Is Evangelism Really for Everybody?
Gray Road Baptist Church exists to glorify God. One of the ways we seek to glorify God is by engaging the world with the gospel. What does this look like? Well, we engage through our missions giving. We engage on mission trips. We engage through community events like VBS and the Fall Festival.
We engage as the gospel goes out from our pulpit on Sunday mornings. We even engage as we sing songs of the gospel as a congregation. In our singing, we “declare [God’s] glory among the nations, his marvelous works among the peoples!” (Ps. 96:3).
However, there’s more to engaging the world with the gospel. More than all these wonderful, needed activities. Notice, all these are corporate activities, but sharing the gospel is not meant to be only corporate. It’s meant to be personal...very personal.
Every week, every one of us should have engaging the world with the gospel on our minds. That’s not a typo. Every week, every one of us should have engaging the world with the gospel on our minds. It’s a pretty bold claim, isn’t it? But is it true? Is it really true that every single Christian should feel the weight of responsibility in reaching the world? Or is this just some sort of pastoral hyperbole?
To answer that question, we should go to our Source – the Bible. There, we’ll find our answer, and we’ll find it in a familiar place. The Great Commission. It’s a pretty familiar passage from Matthew 28. After His resurrection, and as He is ascending to heaven, Jesus says this to His eleven remaining disciples: “Go therefore and make disciples of all nations, baptizing them in the name of the Father and of the Son and of the Holy Spirit, teaching them to observe all that I have commanded you...” (Mt. 28:19-20).
These men were given a message. It was a message of repentance and forgiveness (Lk. 24:47), and they were to preach it in Jerusalem, Judea, Samaria, and to the ends of the earth (Acts 1:8). Through the preaching of this gospel, disciples would be made (Acts 14:21). These new disciples would confess their faith in the waters of baptism (Mt. 28:19; Acts 2:41), and they would need to be taught (Mt. 28:20).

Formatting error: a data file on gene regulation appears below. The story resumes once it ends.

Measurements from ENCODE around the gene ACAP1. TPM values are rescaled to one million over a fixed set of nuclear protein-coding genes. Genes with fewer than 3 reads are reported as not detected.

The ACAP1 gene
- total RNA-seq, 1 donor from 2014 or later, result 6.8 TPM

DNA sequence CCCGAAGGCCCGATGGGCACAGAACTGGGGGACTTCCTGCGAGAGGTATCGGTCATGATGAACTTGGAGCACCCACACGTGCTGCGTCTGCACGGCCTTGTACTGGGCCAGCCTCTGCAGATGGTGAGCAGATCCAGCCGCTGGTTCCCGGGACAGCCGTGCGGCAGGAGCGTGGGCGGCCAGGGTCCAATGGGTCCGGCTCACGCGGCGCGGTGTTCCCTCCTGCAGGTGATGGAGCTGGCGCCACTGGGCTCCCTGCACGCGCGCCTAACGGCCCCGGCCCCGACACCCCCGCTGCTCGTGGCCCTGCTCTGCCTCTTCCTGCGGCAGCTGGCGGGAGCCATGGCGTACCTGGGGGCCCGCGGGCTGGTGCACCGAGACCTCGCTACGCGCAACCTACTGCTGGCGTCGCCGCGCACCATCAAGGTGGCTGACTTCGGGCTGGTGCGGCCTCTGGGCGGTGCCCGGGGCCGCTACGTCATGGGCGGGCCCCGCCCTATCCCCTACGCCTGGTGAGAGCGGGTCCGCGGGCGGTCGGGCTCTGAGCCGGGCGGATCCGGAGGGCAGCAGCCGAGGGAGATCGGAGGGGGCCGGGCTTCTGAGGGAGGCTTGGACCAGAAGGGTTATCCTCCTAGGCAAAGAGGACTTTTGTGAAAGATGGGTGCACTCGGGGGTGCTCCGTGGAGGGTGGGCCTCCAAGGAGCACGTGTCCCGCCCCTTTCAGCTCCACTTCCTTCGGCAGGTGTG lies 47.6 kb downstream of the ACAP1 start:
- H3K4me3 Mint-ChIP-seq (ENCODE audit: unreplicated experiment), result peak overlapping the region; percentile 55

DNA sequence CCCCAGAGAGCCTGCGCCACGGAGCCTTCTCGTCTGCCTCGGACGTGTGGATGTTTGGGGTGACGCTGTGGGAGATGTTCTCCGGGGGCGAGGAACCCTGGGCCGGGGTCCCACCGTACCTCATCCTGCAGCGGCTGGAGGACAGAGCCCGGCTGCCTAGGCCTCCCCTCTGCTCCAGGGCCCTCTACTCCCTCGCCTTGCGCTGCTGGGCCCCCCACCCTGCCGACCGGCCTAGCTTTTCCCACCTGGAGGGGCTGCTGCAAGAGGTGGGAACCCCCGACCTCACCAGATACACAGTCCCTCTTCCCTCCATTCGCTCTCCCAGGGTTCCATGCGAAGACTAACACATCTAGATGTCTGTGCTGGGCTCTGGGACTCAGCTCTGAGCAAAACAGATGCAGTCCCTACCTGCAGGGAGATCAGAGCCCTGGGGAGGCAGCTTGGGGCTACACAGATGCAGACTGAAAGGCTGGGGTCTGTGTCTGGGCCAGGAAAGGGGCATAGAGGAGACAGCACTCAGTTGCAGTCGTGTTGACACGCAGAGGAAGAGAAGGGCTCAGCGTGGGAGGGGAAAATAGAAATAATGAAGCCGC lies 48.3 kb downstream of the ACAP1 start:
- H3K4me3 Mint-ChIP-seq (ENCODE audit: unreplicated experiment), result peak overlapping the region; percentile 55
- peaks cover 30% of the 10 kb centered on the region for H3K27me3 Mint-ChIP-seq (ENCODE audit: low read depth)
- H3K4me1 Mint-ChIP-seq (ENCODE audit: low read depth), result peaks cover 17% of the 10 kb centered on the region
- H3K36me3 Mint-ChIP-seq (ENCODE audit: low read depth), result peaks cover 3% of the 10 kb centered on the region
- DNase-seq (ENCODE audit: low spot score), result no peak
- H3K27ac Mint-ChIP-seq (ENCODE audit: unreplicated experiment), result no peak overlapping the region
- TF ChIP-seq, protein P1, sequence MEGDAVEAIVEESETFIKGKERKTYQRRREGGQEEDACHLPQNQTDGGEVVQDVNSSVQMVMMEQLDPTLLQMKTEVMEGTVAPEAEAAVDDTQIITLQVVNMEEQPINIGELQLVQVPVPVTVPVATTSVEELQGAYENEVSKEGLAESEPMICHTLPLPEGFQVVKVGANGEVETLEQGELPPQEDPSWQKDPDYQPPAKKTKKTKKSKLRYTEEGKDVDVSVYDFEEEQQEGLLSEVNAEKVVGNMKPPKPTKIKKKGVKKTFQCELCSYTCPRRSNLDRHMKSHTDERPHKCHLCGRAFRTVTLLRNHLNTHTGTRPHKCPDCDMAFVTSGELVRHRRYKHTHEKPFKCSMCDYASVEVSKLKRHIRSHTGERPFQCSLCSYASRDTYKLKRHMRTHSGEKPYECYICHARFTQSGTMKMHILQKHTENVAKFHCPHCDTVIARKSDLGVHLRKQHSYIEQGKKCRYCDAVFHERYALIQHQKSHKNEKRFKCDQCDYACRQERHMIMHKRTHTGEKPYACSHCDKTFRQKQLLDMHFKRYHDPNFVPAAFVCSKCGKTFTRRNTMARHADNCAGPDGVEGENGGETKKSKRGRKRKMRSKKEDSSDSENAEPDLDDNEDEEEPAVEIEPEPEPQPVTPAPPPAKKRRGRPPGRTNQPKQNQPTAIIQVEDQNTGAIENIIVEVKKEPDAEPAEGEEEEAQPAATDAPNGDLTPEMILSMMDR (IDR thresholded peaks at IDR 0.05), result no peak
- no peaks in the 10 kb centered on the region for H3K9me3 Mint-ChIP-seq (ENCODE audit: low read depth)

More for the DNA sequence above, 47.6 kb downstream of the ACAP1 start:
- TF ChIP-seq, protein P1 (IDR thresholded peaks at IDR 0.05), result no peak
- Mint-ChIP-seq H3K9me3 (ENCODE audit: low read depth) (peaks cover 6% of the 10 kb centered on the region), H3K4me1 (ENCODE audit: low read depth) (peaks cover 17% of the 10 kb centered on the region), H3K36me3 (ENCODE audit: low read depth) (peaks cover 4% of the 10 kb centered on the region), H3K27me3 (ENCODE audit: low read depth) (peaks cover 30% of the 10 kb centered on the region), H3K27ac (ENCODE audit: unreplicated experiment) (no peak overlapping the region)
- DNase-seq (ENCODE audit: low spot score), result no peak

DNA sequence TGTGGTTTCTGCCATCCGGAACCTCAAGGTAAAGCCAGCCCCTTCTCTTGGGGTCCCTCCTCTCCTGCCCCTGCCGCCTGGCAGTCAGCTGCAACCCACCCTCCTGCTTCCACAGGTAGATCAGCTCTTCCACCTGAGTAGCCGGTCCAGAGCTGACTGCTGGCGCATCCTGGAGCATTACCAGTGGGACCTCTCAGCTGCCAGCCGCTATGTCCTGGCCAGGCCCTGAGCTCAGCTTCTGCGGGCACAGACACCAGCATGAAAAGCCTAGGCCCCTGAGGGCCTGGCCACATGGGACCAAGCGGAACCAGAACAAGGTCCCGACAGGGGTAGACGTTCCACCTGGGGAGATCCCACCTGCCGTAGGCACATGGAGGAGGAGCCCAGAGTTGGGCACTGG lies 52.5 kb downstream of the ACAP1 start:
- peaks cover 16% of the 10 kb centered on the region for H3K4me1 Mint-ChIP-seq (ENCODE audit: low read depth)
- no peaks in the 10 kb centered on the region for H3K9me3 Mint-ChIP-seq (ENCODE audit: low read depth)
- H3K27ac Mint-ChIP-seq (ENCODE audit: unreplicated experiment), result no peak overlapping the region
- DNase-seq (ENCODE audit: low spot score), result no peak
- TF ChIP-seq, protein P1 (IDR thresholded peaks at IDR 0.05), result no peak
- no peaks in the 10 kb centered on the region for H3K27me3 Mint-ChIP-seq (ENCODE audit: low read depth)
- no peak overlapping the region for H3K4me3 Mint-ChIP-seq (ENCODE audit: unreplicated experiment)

Sounds good so far, right? We’re all on the same page. This makes sense. If I believe the gospel, I profess my faith through baptism. Then, I spend the rest of my life learning and growing as a disciple. That means I learn what God says, and I do it. I’m a doer of the Word and not just a hearer. Check.
However, there’s one more piece to this puzzle. Jesus leaves no wiggle room on what must be learned and what must be obeyed. He says every disciple must be taught “to observe all that I have commanded you...” (Mt. 28:20). No command of Jesus should be left out. All of them must be obeyed. So, disciples aren’t given the choice as to whether they can commit adultery or not. Forgive others or not. Love one another or not. Commit murder or not. We must obey.
Now, ask yourself this question: where is the closest command, so I can start obeying it? It’s in this same paragraph. It’s actually back at the beginning of this sentence. Jesus says, “Go therefore and make disciples...” Or a more literal translation: “As you are going, therefore, make disciples...”
Wrap your mind around this. Jesus tells His disciples to make disciples. Then, those disciples are to teach the new disciples to obey everything Jesus commanded. One of those commands – the last command, the “Great” command – was this: make disciples. In other words, the disciples were to make disciples who would make disciples. This command from Jesus, like all the others, is handed down from one generation to the next, and today, it’s been handed to us. To each of us.
So, are you a disciple of Jesus? Have you believed the gospel? Have you professed your faith in baptism? Are you seeking to grow in knowing and obeying all that Jesus commands in the Bible? Then, don’t leave this one out. Make disciples.
As you go, make disciples. As you go to work. To school. To the waiting room at the dentist. To the salon. To the ball field to watch your child play sports. To the homeschool co-op. To the gym to work out. Wherever it is we go, pray that God would use you to make disciples. Have open eyes to see opportunities, an open heart to want opportunities, and an open mouth to seize the opportunities God gives you in the course of your everyday life. The opportunities are there.
So, the answer to your question about pastoral hyperbole is no. No, it’s not an exaggeration. Every disciple should engage the world with the gospel. It should never leave our radar because disciple-making is an integral part of the disciple’s life.